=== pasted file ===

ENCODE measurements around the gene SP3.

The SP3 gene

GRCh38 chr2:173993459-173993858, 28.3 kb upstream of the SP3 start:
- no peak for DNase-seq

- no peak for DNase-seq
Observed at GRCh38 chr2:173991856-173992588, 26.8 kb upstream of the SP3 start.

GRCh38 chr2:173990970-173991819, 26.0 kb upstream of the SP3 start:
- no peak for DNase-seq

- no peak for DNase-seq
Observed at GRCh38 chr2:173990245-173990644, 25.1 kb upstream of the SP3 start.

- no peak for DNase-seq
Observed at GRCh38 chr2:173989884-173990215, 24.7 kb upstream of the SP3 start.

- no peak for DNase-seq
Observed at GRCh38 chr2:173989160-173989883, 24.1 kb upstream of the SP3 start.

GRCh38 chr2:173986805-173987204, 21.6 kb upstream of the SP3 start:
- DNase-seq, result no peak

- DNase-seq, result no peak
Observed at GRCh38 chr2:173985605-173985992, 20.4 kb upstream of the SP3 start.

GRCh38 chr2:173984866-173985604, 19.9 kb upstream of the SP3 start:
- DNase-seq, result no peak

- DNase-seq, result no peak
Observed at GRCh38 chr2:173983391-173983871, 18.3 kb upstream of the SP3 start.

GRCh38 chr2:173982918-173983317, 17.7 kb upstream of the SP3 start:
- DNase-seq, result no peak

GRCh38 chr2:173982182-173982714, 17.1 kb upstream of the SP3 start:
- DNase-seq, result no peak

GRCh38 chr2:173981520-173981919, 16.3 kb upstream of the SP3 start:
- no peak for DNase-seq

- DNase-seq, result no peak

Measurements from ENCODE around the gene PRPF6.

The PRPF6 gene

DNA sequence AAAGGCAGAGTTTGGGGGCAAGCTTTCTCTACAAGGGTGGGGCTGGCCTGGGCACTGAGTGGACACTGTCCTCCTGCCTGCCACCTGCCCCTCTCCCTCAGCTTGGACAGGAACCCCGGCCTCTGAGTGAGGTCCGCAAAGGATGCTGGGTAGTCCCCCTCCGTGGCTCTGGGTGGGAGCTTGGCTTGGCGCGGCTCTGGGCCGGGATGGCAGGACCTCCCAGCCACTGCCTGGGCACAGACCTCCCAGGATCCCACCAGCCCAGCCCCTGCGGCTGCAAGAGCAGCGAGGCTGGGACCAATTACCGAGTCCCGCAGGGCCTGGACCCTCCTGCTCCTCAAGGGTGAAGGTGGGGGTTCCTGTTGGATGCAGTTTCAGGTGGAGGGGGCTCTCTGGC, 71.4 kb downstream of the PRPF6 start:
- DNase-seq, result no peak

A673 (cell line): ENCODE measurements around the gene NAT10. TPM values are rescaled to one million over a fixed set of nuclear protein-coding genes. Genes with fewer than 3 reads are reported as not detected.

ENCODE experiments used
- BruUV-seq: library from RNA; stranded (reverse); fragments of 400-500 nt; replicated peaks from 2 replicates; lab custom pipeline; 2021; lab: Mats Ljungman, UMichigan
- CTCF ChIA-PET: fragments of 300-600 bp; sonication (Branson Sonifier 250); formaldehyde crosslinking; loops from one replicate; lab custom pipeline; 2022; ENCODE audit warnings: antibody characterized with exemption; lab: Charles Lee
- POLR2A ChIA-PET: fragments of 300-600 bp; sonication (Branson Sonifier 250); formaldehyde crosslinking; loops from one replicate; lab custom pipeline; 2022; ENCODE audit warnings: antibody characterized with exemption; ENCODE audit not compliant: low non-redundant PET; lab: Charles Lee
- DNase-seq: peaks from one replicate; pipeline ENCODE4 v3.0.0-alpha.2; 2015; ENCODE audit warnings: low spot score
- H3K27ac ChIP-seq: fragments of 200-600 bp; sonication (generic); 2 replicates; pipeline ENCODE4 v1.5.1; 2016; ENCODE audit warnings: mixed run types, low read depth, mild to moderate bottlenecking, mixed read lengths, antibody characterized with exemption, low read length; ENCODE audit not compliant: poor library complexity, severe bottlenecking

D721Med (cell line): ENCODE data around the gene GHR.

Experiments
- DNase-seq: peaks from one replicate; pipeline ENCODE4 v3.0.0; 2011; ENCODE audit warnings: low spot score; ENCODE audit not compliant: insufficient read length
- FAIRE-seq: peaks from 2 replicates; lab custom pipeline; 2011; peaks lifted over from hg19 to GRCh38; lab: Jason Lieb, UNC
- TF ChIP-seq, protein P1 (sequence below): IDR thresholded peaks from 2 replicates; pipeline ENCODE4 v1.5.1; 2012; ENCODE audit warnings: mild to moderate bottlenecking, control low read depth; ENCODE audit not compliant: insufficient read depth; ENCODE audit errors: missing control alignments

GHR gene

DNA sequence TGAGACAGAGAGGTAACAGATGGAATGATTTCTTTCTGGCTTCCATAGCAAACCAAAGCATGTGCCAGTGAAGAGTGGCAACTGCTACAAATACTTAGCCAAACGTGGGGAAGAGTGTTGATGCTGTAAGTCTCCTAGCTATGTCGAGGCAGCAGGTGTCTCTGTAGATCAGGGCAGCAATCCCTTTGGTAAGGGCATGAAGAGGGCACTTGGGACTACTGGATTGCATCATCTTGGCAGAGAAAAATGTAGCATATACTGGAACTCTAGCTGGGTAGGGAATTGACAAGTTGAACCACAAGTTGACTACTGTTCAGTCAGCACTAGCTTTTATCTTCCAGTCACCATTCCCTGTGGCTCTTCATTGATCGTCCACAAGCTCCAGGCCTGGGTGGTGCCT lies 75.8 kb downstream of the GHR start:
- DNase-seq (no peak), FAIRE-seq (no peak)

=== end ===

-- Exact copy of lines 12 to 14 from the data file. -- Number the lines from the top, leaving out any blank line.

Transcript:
Observed at GRCh38 chr2:173989884-173990215, 24.7 kb upstream of the SP3 start.

- no peak for DNase-seq
Observed at GRCh38 chr2:173989160-173989883, 24.1 kb upstream of the SP3 start.